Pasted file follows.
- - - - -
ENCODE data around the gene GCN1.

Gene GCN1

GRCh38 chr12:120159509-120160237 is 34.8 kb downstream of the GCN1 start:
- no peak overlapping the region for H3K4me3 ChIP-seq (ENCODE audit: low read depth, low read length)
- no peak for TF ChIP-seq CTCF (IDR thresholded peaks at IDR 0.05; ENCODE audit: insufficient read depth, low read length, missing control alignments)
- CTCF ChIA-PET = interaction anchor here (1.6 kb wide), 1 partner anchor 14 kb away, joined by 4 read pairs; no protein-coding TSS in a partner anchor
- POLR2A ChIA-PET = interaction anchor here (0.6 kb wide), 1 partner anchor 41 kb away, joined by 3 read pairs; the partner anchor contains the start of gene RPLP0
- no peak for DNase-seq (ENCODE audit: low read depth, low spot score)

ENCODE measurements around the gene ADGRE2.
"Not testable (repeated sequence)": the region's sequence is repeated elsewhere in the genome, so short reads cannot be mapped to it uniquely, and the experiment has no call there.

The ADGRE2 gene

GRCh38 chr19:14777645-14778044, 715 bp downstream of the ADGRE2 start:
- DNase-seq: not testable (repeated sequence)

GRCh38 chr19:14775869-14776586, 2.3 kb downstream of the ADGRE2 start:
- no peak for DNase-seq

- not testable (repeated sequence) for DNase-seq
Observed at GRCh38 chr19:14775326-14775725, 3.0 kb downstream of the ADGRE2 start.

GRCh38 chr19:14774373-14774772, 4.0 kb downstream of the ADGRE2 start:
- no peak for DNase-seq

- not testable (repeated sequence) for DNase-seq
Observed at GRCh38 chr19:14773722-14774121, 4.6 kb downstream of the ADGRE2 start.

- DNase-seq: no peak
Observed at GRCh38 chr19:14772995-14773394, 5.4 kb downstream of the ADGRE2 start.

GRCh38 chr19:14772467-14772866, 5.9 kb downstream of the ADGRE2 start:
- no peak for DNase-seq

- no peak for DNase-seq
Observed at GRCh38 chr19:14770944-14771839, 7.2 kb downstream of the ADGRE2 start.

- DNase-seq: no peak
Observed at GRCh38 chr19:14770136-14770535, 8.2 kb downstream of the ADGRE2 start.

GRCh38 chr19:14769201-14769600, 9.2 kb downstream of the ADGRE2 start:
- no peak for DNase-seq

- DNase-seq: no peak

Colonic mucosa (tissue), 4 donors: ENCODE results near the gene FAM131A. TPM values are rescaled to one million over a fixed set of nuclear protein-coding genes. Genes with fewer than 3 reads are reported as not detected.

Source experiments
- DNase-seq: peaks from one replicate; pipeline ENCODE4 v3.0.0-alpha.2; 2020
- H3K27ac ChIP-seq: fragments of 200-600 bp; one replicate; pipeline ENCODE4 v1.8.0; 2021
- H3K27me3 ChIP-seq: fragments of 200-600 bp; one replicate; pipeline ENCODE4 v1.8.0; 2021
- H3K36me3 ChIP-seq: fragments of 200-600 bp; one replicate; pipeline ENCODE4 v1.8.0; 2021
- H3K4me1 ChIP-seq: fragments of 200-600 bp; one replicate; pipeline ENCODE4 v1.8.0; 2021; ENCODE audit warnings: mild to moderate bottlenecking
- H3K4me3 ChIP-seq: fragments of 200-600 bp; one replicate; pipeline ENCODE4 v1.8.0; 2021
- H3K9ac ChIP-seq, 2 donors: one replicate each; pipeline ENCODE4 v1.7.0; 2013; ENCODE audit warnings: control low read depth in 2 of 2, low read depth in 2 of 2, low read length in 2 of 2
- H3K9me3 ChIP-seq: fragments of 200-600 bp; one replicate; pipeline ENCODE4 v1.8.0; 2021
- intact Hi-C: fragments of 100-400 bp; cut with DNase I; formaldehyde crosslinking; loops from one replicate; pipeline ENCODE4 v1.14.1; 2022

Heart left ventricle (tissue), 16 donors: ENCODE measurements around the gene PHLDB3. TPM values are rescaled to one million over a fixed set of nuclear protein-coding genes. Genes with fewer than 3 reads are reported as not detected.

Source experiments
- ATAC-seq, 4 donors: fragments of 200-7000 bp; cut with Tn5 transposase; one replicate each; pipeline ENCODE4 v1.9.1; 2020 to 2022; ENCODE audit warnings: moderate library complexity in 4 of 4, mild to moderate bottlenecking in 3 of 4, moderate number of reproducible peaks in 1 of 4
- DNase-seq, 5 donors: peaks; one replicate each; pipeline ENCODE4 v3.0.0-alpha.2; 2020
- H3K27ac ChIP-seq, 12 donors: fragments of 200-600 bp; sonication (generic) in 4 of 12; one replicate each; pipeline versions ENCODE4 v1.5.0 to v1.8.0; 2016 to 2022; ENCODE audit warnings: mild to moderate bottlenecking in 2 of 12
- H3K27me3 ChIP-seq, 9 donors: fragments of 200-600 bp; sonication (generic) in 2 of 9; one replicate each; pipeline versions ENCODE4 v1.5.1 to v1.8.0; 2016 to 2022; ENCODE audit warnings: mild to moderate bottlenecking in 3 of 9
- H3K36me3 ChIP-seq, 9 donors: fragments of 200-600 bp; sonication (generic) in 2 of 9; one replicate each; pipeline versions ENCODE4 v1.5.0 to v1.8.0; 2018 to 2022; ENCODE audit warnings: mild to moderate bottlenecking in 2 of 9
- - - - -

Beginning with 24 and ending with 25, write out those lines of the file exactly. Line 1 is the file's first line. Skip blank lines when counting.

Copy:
GRCh38 chr19:14772467-14772866, 5.9 kb downstream of the ADGRE2 start:
- no peak for DNase-seq